– North Macedonia is on its chosen path to NATO and the European Union. Through the Prespa Agreement, the political leaders of North Macedonia and Greece overcame difficult historical issues by focusing on a future of progress. The United States supported the leaders on both sides who drove this process – said Kate Byrnes, who is nominated to be U.S. Ambassador to North Macedonia, while speaking at the US Senate Committee on Foreign Relations. She will succeed Jess Baily, whose term ended in February.
Full implementation of the agreement is crucial to the region, she noted.
“External actors with malign intent are working against this progress in an effort to undermine the country and the confidence the people of North Macedonia have in their future,” Byrnes said.
Elaborating her activities as ambassador if confirmed, she pledged to focus the work of the Embassy on three priorities, including stability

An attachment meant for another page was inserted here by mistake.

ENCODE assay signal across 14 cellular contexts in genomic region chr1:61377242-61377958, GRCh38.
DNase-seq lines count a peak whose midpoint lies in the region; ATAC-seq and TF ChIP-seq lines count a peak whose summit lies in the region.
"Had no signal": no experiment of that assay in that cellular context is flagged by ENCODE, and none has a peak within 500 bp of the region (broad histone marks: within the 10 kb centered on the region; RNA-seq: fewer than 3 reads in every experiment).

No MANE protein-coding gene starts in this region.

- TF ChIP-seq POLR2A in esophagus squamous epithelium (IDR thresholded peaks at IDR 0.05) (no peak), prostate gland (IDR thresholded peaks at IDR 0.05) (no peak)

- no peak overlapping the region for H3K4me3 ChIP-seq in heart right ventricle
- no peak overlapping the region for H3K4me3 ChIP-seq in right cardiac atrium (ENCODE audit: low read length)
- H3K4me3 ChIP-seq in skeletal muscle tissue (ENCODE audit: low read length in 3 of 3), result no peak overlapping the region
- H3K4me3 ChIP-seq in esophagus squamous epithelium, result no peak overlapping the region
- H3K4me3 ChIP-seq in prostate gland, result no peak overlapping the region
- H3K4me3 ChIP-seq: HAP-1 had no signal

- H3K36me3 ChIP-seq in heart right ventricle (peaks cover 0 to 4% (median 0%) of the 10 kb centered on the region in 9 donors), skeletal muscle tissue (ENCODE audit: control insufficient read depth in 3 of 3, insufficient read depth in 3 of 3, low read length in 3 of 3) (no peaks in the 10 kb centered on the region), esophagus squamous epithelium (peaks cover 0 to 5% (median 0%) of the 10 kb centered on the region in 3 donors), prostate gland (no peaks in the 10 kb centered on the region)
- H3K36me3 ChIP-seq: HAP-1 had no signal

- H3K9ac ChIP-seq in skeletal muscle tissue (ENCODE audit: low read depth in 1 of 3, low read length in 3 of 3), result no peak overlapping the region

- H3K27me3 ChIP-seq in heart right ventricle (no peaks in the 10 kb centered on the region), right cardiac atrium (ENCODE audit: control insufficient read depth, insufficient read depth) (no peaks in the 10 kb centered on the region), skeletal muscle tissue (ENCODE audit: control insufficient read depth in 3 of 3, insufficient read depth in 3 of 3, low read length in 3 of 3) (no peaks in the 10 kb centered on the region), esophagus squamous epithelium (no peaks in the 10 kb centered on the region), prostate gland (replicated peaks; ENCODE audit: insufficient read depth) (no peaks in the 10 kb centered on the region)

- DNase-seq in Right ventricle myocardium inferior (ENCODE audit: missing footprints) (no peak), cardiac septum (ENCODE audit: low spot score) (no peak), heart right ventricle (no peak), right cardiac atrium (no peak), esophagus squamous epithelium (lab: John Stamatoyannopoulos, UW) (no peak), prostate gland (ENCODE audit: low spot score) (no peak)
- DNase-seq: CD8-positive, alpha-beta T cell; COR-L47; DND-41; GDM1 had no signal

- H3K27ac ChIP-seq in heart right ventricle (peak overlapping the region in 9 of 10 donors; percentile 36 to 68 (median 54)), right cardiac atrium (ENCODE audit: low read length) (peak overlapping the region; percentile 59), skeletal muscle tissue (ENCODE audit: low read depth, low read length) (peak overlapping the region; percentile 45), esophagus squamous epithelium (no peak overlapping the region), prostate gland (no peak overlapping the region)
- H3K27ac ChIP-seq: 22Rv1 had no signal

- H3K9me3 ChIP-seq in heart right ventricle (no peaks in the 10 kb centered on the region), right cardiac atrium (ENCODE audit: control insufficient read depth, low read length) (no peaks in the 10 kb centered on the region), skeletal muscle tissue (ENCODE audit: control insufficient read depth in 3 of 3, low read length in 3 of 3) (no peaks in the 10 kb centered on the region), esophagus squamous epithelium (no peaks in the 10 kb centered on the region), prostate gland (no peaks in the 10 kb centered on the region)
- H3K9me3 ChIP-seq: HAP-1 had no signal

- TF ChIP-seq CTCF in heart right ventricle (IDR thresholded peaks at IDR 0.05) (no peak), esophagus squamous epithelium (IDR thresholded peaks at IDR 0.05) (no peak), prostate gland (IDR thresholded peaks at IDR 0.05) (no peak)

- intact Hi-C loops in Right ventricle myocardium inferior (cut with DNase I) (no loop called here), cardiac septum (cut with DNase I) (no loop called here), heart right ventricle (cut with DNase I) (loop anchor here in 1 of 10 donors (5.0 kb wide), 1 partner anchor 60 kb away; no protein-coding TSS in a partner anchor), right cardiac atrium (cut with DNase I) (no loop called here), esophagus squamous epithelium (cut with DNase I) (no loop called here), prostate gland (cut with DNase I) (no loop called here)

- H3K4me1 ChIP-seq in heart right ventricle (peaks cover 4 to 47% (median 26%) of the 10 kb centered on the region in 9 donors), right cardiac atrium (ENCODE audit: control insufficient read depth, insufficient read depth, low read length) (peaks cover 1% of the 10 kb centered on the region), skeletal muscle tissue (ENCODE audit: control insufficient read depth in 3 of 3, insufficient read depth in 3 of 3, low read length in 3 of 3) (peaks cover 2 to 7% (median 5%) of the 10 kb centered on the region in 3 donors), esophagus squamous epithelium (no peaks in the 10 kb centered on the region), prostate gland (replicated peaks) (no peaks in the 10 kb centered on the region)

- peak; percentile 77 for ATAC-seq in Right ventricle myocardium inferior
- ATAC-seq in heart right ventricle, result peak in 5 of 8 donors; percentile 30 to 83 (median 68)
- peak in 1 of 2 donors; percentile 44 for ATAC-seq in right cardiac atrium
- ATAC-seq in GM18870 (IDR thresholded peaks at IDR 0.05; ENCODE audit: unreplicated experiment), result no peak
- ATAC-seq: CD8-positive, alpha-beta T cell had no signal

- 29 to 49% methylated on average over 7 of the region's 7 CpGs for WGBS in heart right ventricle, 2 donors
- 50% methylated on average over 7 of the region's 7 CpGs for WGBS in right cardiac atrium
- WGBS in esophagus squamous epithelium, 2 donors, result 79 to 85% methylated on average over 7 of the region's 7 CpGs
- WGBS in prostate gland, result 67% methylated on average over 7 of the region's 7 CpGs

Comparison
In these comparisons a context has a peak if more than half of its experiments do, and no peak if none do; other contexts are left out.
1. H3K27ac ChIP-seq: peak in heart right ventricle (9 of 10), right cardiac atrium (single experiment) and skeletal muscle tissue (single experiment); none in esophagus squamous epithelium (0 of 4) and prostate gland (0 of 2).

through strong institutions, security through partnership and prosperity through positive influence.
North Macedonia, the diplomat said, has made significant progress on updating its laws to advance reforms, including in the areas of judicial independence, rule of law, and accountability. “Its political leaders need to ensure these laws are thoroughly implemented, making real change to meet the standards of membership in both NATO and the EU, as well as the expectations of its citizens.”
“As a future NATO ally, North Macedonia must meet its commitments. North Macedonia will prosper by advancing human rights, diversity, inclusion, free media, and open markets,” Byrnes said, adding the United States will partner in building new opportunities for future generations through Peace Corps, USAID and other assistance
programs, and through robust public diplomacy and people-to-people exchanges.
She said there were prospects for U.S. firms to partner with companies in North Macedonia.
“Expanding ties between the United States and North Macedonia will foster a positive vision of a more prosperous and secure future and is our strongest weapon against global competitors,” Byrnes concluded.
Byrnes’ career as diplomat spans over 26 years. Previously, she served as Deputy Chief of Mission in Athens and Permanent Representative of the US Mission to OSCE in Vienna.